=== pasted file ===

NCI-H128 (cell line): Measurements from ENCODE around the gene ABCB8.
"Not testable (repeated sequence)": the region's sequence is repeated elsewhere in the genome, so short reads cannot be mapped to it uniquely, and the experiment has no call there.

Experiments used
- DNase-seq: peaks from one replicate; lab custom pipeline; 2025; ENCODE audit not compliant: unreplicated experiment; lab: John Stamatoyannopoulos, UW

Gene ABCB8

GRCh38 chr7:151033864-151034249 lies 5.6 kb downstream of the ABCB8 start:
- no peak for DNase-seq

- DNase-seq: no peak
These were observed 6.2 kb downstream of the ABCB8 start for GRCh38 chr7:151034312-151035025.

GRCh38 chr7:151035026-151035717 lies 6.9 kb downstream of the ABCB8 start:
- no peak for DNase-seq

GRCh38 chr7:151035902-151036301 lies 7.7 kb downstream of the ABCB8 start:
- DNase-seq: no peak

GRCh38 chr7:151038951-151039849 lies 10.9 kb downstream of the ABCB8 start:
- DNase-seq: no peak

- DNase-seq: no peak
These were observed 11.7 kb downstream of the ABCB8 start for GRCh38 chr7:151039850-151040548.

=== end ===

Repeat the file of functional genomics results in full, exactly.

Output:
NCI-H128 (cell line): Measurements from ENCODE around the gene ABCB8.
"Not testable (repeated sequence)": the region's sequence is repeated elsewhere in the genome, so short reads cannot be mapped to it uniquely, and the experiment has no call there.

Experiments used
- DNase-seq: peaks from one replicate; lab custom pipeline; 2025; ENCODE audit not compliant: unreplicated experiment; lab: John Stamatoyannopoulos, UW

Gene ABCB8

GRCh38 chr7:151033864-151034249 lies 5.6 kb downstream of the ABCB8 start:
- no peak for DNase-seq

- DNase-seq: no peak
These were observed 6.2 kb downstream of the ABCB8 start for GRCh38 chr7:151034312-151035025.

GRCh38 chr7:151035026-151035717 lies 6.9 kb downstream of the ABCB8 start:
- no peak for DNase-seq

GRCh38 chr7:151035902-151036301 lies 7.7 kb downstream of the ABCB8 start:
- DNase-seq: no peak

GRCh38 chr7:151038951-151039849 lies 10.9 kb downstream of the ABCB8 start:
- DNase-seq: no peak

- DNase-seq: no peak
These were observed 11.7 kb downstream of the ABCB8 start for GRCh38 chr7:151039850-151040548.